Roget's 21st Century Thesaurus, Third Edition Copyright © 2013 by the Philip Lief Group.

EXAMPLES FROM THE WEB FOR FABLE

The fable is fanciful and pleasing in itself; but will it not hereafter be believed as reality?

Were not youth and age merely a fable; visions of men's fancy?

There was silence, and before I had finished my fable the little bell rang.

I commenced, and the sweetness of my voice in the fable of the "Two Pigeons" worked the miracle.

Arthur was a Celt, and may have been a fabulous Celt; but he was a fable on the right side.

Let us change the subject; let us have a romance or a fable or a fairy tale.

The fable of the labours of Hercules is the type of all human doing and success.

He tried to console her, bent over her, whispered to her—some say kissed her, but that's a fable.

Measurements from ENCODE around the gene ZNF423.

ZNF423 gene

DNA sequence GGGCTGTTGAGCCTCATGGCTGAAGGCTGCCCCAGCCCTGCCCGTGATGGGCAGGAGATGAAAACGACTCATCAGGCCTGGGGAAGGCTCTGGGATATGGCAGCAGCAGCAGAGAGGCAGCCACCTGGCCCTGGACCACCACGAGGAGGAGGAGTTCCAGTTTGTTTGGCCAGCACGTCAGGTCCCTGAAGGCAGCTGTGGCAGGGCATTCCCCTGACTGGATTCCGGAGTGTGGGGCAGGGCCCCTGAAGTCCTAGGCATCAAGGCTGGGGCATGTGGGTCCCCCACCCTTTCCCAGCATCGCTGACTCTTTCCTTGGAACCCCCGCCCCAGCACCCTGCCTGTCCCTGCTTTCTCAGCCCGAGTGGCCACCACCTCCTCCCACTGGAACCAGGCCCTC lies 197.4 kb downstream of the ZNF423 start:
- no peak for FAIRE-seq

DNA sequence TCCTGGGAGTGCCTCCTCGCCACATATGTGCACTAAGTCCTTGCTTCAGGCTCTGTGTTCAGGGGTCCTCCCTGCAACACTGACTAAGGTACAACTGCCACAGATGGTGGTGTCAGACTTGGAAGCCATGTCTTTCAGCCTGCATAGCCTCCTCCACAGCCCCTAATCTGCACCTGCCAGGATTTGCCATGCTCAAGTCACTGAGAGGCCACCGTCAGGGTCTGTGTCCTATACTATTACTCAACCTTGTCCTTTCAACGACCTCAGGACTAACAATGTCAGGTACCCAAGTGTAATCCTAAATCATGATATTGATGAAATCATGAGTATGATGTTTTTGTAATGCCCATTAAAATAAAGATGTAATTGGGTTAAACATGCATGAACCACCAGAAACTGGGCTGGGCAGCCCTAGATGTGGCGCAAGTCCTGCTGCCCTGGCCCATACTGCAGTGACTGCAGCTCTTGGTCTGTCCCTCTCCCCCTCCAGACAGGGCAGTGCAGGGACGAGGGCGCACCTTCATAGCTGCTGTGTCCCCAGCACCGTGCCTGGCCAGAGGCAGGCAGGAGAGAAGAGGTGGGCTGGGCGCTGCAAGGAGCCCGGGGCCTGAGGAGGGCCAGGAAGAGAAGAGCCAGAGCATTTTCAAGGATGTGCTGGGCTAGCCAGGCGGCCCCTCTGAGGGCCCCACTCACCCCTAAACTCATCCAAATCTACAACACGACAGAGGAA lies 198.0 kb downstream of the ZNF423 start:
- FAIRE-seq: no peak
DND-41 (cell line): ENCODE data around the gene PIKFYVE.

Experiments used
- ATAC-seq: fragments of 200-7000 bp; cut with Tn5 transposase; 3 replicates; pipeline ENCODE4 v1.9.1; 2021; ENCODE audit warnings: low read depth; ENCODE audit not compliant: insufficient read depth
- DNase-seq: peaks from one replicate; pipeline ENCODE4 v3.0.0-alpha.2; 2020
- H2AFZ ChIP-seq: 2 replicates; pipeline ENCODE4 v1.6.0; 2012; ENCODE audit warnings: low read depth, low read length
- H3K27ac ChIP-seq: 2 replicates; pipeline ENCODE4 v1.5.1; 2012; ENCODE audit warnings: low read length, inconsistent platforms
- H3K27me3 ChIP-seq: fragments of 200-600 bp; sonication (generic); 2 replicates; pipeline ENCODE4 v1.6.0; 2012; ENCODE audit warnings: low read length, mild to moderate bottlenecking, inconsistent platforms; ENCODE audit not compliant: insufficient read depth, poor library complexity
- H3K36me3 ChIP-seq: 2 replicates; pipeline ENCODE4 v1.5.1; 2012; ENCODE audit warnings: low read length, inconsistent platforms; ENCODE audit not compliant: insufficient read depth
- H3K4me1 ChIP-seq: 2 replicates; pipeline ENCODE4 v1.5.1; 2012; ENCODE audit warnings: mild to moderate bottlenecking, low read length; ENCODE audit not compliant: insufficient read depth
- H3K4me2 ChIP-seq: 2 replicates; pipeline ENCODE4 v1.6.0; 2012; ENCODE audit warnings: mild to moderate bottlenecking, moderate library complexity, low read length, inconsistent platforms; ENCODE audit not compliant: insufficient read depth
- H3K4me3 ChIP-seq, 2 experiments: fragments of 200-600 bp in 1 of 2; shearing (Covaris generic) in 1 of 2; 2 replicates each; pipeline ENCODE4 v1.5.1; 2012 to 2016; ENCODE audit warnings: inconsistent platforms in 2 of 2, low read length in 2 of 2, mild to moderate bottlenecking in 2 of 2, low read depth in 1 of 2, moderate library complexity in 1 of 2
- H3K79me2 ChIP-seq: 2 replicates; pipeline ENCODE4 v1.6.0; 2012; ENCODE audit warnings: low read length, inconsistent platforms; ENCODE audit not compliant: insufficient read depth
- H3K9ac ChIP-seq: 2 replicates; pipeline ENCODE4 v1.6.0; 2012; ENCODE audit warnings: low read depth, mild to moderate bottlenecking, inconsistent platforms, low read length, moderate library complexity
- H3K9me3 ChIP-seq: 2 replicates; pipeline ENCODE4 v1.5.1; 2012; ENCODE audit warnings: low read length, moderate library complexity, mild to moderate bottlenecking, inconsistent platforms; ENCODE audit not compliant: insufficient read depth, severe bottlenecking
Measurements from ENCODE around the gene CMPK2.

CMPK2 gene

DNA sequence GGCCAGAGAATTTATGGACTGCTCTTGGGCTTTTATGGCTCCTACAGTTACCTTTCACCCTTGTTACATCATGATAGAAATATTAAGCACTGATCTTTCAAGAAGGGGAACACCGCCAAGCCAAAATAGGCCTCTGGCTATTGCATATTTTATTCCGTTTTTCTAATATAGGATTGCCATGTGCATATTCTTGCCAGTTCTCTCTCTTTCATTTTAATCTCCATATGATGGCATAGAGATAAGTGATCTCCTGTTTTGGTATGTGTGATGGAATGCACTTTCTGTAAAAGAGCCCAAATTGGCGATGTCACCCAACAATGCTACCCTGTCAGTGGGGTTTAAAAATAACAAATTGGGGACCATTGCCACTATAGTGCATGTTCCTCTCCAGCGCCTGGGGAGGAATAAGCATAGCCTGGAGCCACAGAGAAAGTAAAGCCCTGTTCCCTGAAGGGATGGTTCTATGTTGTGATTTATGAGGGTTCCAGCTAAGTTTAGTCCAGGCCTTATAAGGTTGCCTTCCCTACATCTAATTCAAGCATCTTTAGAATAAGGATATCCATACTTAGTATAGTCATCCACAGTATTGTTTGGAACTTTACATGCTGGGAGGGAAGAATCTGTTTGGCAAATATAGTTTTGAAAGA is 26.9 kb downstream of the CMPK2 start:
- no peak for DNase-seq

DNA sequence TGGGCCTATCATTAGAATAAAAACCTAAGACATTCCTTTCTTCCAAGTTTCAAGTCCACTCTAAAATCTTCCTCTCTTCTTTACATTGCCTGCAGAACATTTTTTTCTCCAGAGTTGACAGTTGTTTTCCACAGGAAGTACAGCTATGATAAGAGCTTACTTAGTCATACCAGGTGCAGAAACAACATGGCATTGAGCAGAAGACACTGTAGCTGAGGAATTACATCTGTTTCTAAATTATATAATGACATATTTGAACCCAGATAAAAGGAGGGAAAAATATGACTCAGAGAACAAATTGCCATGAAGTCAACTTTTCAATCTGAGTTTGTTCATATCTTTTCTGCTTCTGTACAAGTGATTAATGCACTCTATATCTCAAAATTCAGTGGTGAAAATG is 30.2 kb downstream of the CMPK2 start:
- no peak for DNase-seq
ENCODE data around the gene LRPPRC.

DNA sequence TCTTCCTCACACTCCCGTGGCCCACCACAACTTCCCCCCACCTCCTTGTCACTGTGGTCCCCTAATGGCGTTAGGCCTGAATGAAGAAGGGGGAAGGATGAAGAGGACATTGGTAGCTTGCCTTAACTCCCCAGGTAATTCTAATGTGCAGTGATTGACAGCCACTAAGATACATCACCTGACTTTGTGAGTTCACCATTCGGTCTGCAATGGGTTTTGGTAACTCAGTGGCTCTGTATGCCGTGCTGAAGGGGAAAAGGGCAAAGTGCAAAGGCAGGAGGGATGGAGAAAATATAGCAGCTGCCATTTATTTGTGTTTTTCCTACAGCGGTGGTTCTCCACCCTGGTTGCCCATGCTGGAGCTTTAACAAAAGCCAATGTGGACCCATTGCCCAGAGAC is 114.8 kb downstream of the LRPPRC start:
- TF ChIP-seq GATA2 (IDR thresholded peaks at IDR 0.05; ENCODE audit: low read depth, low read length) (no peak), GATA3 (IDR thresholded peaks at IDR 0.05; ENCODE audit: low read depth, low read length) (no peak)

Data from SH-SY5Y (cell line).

Perhaps the fate of Niobe is no fable, but a type of the callousness of our nature.

They teach us that thy power is a fable, and that thy divinity is a dream.

WORD ORIGIN

c.1300, "falsehood, lie, pretense," from Old French fable (12c.) "story, fable, tale; fiction, lie, falsehood," from Latin fabula "story, play, fable, narrative, account, tale," literally "that which is told," related to fari "speak, tell," from PIE root *bha- (2) "speak" (see fame (n.)). Sense of "animal story" (early 14c.) comes from Aesop. In modern folklore terms, defined as "a short, comic tale making a moral point about human nature, usually through animal characters behaving in human ways." Most trace to Greece or India.

MORE RELATED WORDS FOR FABLE

fairy tale

nounchildren's imaginative story with magical characters
Roget's 21st Century Thesaurus, Third Edition Copyright © 2013 by the Philip Lief Group.